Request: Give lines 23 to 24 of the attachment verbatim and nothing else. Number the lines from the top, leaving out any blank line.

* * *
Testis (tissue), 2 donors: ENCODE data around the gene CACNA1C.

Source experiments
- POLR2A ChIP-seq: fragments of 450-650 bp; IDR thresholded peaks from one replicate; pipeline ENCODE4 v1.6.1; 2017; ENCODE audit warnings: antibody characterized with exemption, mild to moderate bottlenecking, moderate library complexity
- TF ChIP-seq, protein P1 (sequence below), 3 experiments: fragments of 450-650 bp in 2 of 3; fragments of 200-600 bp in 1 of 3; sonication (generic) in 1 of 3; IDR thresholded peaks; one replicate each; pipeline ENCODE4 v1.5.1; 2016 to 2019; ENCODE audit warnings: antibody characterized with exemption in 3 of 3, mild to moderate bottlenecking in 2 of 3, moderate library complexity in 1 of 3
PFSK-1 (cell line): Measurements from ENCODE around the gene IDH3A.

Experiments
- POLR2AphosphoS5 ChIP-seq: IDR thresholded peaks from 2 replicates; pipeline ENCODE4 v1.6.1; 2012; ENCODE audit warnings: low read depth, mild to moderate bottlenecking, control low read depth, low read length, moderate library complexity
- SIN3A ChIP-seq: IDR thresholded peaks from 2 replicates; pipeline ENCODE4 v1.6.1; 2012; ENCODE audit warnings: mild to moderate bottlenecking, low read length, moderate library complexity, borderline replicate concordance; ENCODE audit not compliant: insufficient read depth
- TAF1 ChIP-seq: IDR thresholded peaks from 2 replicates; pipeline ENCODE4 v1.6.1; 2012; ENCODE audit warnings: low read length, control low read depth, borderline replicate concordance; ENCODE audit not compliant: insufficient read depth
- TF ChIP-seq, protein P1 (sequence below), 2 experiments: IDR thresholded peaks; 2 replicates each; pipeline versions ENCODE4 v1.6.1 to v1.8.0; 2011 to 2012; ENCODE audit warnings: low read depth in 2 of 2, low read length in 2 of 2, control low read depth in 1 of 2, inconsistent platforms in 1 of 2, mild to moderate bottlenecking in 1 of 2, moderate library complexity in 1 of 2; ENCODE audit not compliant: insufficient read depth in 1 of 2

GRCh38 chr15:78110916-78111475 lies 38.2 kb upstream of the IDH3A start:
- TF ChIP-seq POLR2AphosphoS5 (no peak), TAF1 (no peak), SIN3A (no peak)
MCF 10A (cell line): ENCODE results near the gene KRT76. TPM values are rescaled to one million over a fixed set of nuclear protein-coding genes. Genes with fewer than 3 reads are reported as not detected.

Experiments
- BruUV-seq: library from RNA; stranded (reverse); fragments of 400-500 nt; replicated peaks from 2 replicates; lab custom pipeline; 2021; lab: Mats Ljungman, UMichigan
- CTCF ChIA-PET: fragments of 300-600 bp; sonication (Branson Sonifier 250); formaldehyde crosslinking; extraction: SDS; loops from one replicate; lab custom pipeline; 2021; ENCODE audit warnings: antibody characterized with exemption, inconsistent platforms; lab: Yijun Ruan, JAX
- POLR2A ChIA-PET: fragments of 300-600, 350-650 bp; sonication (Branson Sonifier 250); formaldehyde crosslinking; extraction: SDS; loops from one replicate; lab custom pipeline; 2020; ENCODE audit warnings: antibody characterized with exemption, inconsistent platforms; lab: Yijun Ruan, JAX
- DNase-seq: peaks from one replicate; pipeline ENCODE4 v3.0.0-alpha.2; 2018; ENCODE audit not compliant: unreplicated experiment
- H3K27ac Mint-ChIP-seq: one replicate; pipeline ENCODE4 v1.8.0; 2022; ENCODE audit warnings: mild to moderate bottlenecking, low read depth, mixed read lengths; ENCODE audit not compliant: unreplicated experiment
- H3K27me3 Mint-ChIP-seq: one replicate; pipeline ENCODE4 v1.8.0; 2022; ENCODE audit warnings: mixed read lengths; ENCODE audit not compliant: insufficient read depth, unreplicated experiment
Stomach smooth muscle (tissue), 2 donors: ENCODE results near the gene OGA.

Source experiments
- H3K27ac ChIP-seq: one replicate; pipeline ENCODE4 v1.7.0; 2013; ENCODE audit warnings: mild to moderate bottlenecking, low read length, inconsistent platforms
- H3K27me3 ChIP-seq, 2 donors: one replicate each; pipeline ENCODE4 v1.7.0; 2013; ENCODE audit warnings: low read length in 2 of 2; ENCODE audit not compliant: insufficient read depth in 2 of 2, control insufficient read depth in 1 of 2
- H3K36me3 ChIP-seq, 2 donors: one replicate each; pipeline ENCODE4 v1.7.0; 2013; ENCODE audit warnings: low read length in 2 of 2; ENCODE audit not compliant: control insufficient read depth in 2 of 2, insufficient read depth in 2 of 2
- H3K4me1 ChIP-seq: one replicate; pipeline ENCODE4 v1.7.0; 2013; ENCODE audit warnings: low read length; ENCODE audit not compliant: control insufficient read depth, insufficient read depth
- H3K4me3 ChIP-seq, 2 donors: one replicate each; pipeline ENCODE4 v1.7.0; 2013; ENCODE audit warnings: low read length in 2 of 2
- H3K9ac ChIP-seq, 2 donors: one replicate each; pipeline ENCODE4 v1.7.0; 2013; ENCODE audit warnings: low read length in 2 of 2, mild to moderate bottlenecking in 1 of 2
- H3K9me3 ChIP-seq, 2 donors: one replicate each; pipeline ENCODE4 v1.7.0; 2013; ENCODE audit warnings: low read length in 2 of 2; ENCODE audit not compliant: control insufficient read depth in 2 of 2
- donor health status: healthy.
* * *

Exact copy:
- H3K27ac ChIP-seq: one replicate; pipeline ENCODE4 v1.7.0; 2013; ENCODE audit warnings: mild to moderate bottlenecking, low read length, inconsistent platforms
- H3K27me3 ChIP-seq, 2 donors: one replicate each; pipeline ENCODE4 v1.7.0; 2013; ENCODE audit warnings: low read length in 2 of 2; ENCODE audit not compliant: insufficient read depth in 2 of 2, control insufficient read depth in 1 of 2